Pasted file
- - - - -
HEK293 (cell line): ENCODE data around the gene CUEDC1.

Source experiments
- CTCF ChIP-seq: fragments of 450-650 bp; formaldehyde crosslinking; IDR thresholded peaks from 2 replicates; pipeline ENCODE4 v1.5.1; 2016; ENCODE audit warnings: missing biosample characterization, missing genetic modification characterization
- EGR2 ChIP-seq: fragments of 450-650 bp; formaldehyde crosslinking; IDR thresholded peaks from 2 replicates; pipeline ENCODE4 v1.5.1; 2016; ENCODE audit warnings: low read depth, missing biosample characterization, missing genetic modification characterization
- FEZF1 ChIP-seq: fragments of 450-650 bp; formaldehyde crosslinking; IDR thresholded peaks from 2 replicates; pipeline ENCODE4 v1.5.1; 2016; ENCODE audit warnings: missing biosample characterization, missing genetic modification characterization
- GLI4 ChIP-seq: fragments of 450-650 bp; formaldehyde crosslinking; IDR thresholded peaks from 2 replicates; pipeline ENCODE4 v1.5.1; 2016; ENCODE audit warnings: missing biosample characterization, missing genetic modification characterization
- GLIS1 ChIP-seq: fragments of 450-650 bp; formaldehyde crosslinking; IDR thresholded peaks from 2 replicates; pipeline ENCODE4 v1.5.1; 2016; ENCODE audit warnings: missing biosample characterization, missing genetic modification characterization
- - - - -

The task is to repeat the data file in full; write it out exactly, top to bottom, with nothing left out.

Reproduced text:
HEK293 (cell line): ENCODE data around the gene CUEDC1.

Source experiments
- CTCF ChIP-seq: fragments of 450-650 bp; formaldehyde crosslinking; IDR thresholded peaks from 2 replicates; pipeline ENCODE4 v1.5.1; 2016; ENCODE audit warnings: missing biosample characterization, missing genetic modification characterization
- EGR2 ChIP-seq: fragments of 450-650 bp; formaldehyde crosslinking; IDR thresholded peaks from 2 replicates; pipeline ENCODE4 v1.5.1; 2016; ENCODE audit warnings: low read depth, missing biosample characterization, missing genetic modification characterization
- FEZF1 ChIP-seq: fragments of 450-650 bp; formaldehyde crosslinking; IDR thresholded peaks from 2 replicates; pipeline ENCODE4 v1.5.1; 2016; ENCODE audit warnings: missing biosample characterization, missing genetic modification characterization
- GLI4 ChIP-seq: fragments of 450-650 bp; formaldehyde crosslinking; IDR thresholded peaks from 2 replicates; pipeline ENCODE4 v1.5.1; 2016; ENCODE audit warnings: missing biosample characterization, missing genetic modification characterization
- GLIS1 ChIP-seq: fragments of 450-650 bp; formaldehyde crosslinking; IDR thresholded peaks from 2 replicates; pipeline ENCODE4 v1.5.1; 2016; ENCODE audit warnings: missing biosample characterization, missing genetic modification characterization